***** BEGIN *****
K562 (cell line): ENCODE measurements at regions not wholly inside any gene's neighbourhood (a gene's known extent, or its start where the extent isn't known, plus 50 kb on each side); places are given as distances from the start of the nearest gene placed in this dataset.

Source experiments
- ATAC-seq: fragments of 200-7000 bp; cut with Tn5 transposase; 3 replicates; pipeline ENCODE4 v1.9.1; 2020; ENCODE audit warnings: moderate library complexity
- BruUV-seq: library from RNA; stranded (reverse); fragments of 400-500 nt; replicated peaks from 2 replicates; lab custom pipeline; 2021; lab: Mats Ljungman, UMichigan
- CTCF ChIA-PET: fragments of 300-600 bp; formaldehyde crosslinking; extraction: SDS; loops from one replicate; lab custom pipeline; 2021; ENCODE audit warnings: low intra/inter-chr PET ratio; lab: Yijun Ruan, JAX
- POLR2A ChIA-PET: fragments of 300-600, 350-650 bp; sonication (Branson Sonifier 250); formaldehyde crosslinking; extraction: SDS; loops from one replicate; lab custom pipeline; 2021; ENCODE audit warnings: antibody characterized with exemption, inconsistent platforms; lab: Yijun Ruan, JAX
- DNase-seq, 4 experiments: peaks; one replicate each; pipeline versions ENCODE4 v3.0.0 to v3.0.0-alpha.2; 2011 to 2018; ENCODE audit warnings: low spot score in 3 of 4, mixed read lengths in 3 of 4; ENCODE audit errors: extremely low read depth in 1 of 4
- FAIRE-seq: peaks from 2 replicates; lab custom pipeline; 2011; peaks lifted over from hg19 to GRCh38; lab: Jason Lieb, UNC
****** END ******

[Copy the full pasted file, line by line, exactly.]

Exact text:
K562 (cell line): ENCODE measurements at regions not wholly inside any gene's neighbourhood (a gene's known extent, or its start where the extent isn't known, plus 50 kb on each side); places are given as distances from the start of the nearest gene placed in this dataset.

Source experiments
- ATAC-seq: fragments of 200-7000 bp; cut with Tn5 transposase; 3 replicates; pipeline ENCODE4 v1.9.1; 2020; ENCODE audit warnings: moderate library complexity
- BruUV-seq: library from RNA; stranded (reverse); fragments of 400-500 nt; replicated peaks from 2 replicates; lab custom pipeline; 2021; lab: Mats Ljungman, UMichigan
- CTCF ChIA-PET: fragments of 300-600 bp; formaldehyde crosslinking; extraction: SDS; loops from one replicate; lab custom pipeline; 2021; ENCODE audit warnings: low intra/inter-chr PET ratio; lab: Yijun Ruan, JAX
- POLR2A ChIA-PET: fragments of 300-600, 350-650 bp; sonication (Branson Sonifier 250); formaldehyde crosslinking; extraction: SDS; loops from one replicate; lab custom pipeline; 2021; ENCODE audit warnings: antibody characterized with exemption, inconsistent platforms; lab: Yijun Ruan, JAX
- DNase-seq, 4 experiments: peaks; one replicate each; pipeline versions ENCODE4 v3.0.0 to v3.0.0-alpha.2; 2011 to 2018; ENCODE audit warnings: low spot score in 3 of 4, mixed read lengths in 3 of 4; ENCODE audit errors: extremely low read depth in 1 of 4
- FAIRE-seq: peaks from 2 replicates; lab custom pipeline; 2011; peaks lifted over from hg19 to GRCh38; lab: Jason Lieb, UNC